2face fails to soar

How do you convince listeners you are an International Artist? Ask 2face.

Few years ago, he had that fiasco with the R.Kelly ‘collaboration.’ Till today, no one really knows the truth behind that song but we all agree something was not right. On his new LP, Away & Beyond, 2face tries again; the album opener has Huma Lara, an Indian singer. We don’t know her. We don’t care. Meaning, we don’t care enough to probe. So, Mr Idibia wins! He has a foreigner on a track (she is not exactly R.Kelly but she will serve, since her presence is mainly symbolic) and no one will go asking stupid questions.

Or does he? Competition is rife. D’banj and the Igbo twins, Psquare, have bigger stars on their side these days and lesser known Duncan Mighty has a song with an Indian (or an Indian sample.)

If the collaboration angle is controversial, then there is another trick: the release of an International Edition. For now though, we have Away & Beyond in the Ordinary Version. It is ordinary, because the present album never reaches the heights of the man’s initial efforts- the pioneering, game changing Face 2 Face and the reassuring Grass to Grace. And that might be putting it lightly.

The question is, has the Jos born 2face reached a plateau phase? Or is he merely cheating his fans? 2010’s Unstoppable was a failure until the International Edition was released. Is that the plan once again? We wait.

For now, Away & Beyond is a very average album with a few songs standing out. Omo T’osan and Rainbow are good love songs but when you are 2face, the stakes are higher- not only are you expected to outdo others, but also outdo yourself. We have seen this before: Michael Jackson, whose later albums, though commercially successful were dismal compared to the mammoth Thriller. So, though the aforementioned love songs are some of the best on radio today, they are do not come close to African Queen.

Yes, pop music can be cruel.

Ultimately, even without that baggage, Away & Beyond will struggle to be considered a masterwork. Split in two, it is mainly concerned with dancing (obviously buoyed by the success of Implication) and love. The social consciousness that had formed the backbone of his better albums only make cameos here, this is strange as now is the time for such music. It is only in In Your Eyes that a hint of the earlier 2face comes to the fore when he says, “Politicians dem looting…/Christians and Muslims praying for one loving/I see no bombing.” Weak lines and they come out as afterthoughts.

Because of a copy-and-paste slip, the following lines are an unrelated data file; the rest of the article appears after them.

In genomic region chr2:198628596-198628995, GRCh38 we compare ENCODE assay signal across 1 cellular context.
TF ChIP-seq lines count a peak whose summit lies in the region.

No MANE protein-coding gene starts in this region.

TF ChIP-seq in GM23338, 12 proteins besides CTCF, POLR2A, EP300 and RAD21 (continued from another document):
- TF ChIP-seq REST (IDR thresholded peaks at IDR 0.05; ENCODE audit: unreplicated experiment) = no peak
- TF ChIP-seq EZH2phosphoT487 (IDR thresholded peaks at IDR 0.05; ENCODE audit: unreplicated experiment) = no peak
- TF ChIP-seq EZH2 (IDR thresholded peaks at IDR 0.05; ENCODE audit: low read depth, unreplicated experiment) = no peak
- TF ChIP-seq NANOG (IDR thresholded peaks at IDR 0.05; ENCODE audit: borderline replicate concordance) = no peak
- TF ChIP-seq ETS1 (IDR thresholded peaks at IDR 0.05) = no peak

All of this may be pardonable as long as 2face does not bore listeners, which in this age of short attention spans means a tightly packed effort. Sadly, at more than a dozen tracks, about 60 minutes of playtime and consisting of duds, most listeners will struggle to stifle a yawn.

Or at the very least, get reacquainted with the skip button.


A Reel Waste


A few of us had hoped that with the fascination Nollywood now has with cinemas, filmmaking in the country will get better.

The now showing, Married But Living Single, is reason to believe that our hopes have been dashed. After the artistic duds that have been Two Brides and a Baby and Maami, the Nollywood rollercoaster has hit a fresh low- at the very least, Two Brides was watchable till just before its last sequence, while the latter film had few scenes of quality. With, the film under review, it is plausible that a viewer’s time is taken up by violent spasms of cringes brought on by the abject entity on display.

Any one of the aspects of the film is cringeworthy- the picture, the ‘words on marble’ script (apparently it is based on a ‘motivational’ book), the bad acting, the clueless soundtrack.

Married But Living Single is the story of Kate, played by a shocked-to-not-be-acting-Jenifa Funke Akindele, a female advertising employee who gives her all to her company at the detriment of her family. She comes home late, stays up working into the night and hasn’t taken a leave in two years- in short she is the consummate pawn in the age of capitalism. Except she is female and that makes all the difference, especially in a film like this with an African Male Manifesto. Her husband (an idle Benjamin Johnson who is becoming a serial underwhelming actor) frowns but loves her too much- the script tells us, there is no chemistry anywhere on display- to be anything but a whiner. (Yes, you guessed it: he is married but living single.) That is, until in Nicholas Sparks style, he is diagnosed with cancer and his wife refuses to accompany him to India for the operation. Not buying it? Join the queue.

To justify the running time of nearly 120 minutes, there are subplots that are needless diversions. There is some corporate espionage and in the worst sequence of a film with several, there is a glaring anti-battery message; apparently a man beating his wife at the slightest provocation is too subtle, so a character says, “The government must put a stop to battery! The society cannot go on like this!” and when the battered wife dies, another ‘gem’ of dialogue is uttered, “I hope all the wife beaters will learn a lesson from this.”